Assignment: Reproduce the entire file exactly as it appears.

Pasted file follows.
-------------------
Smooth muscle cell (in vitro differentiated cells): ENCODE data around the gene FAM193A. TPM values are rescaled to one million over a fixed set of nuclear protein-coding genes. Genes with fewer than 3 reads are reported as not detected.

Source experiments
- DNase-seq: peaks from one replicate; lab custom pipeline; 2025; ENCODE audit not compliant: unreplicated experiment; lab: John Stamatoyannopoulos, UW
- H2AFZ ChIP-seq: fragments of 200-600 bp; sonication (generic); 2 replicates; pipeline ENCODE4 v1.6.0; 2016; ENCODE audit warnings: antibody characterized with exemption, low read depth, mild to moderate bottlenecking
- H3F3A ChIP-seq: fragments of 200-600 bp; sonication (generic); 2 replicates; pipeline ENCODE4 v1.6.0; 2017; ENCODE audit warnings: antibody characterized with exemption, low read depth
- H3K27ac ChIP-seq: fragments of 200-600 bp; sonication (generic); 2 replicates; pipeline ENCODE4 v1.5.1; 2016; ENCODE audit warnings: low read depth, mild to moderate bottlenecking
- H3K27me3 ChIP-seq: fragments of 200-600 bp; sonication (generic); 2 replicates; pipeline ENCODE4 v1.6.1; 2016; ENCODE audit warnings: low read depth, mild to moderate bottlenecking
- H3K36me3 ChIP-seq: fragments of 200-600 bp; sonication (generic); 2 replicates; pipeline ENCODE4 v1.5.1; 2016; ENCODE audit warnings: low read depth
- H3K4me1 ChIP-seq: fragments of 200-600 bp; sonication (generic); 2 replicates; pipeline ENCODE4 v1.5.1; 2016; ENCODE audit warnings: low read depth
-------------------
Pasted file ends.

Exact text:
Smooth muscle cell (in vitro differentiated cells): ENCODE data around the gene FAM193A. TPM values are rescaled to one million over a fixed set of nuclear protein-coding genes. Genes with fewer than 3 reads are reported as not detected.

Source experiments
- DNase-seq: peaks from one replicate; lab custom pipeline; 2025; ENCODE audit not compliant: unreplicated experiment; lab: John Stamatoyannopoulos, UW
- H2AFZ ChIP-seq: fragments of 200-600 bp; sonication (generic); 2 replicates; pipeline ENCODE4 v1.6.0; 2016; ENCODE audit warnings: antibody characterized with exemption, low read depth, mild to moderate bottlenecking
- H3F3A ChIP-seq: fragments of 200-600 bp; sonication (generic); 2 replicates; pipeline ENCODE4 v1.6.0; 2017; ENCODE audit warnings: antibody characterized with exemption, low read depth
- H3K27ac ChIP-seq: fragments of 200-600 bp; sonication (generic); 2 replicates; pipeline ENCODE4 v1.5.1; 2016; ENCODE audit warnings: low read depth, mild to moderate bottlenecking
- H3K27me3 ChIP-seq: fragments of 200-600 bp; sonication (generic); 2 replicates; pipeline ENCODE4 v1.6.1; 2016; ENCODE audit warnings: low read depth, mild to moderate bottlenecking
- H3K36me3 ChIP-seq: fragments of 200-600 bp; sonication (generic); 2 replicates; pipeline ENCODE4 v1.5.1; 2016; ENCODE audit warnings: low read depth
- H3K4me1 ChIP-seq: fragments of 200-600 bp; sonication (generic); 2 replicates; pipeline ENCODE4 v1.5.1; 2016; ENCODE audit warnings: low read depth